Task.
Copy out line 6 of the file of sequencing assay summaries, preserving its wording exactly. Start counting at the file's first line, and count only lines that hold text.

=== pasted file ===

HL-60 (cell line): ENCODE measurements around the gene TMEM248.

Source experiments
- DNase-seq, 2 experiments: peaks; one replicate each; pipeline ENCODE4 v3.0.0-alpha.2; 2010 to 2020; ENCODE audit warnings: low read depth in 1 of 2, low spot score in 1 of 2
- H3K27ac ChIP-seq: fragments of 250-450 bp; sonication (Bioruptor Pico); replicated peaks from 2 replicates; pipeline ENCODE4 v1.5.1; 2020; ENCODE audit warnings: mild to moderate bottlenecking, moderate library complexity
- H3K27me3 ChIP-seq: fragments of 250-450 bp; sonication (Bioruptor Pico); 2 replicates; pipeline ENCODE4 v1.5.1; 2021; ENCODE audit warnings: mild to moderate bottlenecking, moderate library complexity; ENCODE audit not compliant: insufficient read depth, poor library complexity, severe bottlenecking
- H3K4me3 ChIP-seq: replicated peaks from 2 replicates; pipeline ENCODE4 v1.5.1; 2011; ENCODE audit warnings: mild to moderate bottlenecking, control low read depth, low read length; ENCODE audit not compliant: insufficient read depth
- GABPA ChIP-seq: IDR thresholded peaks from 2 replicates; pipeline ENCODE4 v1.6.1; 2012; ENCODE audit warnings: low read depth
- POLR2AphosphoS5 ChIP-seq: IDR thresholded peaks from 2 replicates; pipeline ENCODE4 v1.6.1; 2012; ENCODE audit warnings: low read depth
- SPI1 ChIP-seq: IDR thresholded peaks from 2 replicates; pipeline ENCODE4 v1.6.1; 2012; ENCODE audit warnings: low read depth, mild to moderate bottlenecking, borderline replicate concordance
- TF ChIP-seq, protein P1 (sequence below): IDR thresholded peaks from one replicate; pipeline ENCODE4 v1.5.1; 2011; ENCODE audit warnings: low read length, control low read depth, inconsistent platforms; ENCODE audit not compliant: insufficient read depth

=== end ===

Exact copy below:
- H3K4me3 ChIP-seq: replicated peaks from 2 replicates; pipeline ENCODE4 v1.5.1; 2011; ENCODE audit warnings: mild to moderate bottlenecking, control low read depth, low read length; ENCODE audit not compliant: insufficient read depth